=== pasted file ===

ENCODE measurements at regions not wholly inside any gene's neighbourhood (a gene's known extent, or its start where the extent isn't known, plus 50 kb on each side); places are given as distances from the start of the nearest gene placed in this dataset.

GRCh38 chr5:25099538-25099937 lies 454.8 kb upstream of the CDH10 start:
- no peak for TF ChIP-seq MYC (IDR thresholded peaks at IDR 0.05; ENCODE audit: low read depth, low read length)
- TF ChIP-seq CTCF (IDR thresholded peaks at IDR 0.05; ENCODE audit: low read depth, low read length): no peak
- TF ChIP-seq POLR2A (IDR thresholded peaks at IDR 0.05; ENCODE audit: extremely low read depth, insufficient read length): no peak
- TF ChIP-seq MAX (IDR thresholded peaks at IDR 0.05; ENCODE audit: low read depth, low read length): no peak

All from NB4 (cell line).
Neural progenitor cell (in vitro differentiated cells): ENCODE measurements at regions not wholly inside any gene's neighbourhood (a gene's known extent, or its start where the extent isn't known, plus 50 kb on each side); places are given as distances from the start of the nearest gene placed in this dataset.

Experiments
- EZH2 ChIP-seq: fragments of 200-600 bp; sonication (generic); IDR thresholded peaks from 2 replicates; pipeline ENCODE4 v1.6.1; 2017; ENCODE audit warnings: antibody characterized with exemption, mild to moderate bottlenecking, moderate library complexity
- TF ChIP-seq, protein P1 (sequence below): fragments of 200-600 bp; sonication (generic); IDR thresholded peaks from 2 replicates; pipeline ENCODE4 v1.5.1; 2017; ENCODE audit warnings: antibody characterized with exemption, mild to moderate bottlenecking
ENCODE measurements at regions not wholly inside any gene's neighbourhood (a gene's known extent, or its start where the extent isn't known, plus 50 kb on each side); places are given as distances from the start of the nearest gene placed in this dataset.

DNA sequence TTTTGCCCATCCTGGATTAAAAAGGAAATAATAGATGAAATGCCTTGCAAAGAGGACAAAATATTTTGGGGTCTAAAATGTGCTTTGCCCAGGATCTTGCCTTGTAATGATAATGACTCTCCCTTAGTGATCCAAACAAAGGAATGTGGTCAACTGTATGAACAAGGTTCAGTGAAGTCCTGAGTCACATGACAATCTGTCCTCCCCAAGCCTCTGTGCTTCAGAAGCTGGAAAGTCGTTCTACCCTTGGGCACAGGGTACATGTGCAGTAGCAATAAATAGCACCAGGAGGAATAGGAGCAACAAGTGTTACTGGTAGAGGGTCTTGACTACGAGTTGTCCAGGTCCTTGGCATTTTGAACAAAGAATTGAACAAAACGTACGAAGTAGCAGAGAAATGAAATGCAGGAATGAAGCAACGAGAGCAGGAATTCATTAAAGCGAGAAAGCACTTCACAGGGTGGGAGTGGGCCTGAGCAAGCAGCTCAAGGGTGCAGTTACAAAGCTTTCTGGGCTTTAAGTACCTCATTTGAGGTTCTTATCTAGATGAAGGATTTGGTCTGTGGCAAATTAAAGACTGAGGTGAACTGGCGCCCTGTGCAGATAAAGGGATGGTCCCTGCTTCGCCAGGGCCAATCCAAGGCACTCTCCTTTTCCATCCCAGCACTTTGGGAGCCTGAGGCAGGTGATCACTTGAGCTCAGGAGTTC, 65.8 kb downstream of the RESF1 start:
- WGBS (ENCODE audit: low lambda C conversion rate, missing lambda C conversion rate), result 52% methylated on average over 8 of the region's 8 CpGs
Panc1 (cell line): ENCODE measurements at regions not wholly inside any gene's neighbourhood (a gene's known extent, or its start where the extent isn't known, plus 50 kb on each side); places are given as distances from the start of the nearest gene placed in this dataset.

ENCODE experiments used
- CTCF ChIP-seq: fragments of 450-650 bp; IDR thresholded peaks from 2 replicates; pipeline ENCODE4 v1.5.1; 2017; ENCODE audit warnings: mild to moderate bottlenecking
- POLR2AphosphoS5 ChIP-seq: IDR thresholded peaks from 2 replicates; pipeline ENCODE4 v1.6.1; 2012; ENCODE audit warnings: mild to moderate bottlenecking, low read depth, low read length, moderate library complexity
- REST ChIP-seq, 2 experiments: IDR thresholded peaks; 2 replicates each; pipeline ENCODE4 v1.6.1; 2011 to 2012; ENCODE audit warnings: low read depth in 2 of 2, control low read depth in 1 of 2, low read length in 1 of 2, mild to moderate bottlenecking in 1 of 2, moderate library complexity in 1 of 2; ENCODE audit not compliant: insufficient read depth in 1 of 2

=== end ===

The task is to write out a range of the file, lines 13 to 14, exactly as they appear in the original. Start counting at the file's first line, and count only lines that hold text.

DNA sequence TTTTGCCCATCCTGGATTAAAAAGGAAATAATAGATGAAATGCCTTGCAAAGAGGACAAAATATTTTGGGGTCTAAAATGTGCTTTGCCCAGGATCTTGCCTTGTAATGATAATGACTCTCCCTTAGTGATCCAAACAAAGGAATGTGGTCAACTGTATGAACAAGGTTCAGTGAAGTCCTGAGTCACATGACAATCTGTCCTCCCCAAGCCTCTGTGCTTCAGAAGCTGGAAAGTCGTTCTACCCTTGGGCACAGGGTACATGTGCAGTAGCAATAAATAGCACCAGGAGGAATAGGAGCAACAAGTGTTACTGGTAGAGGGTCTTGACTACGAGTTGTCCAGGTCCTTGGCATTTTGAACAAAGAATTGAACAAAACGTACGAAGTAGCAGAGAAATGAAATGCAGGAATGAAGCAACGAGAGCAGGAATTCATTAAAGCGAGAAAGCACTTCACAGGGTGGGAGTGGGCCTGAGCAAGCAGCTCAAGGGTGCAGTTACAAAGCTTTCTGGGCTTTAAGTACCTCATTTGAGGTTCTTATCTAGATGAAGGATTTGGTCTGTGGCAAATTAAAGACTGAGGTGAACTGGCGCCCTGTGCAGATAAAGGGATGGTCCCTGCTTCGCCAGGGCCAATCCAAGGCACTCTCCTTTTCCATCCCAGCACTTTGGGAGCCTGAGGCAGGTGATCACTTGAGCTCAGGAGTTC, 65.8 kb downstream of the RESF1 start:
- WGBS (ENCODE audit: low lambda C conversion rate, missing lambda C conversion rate), result 52% methylated on average over 8 of the region's 8 CpGs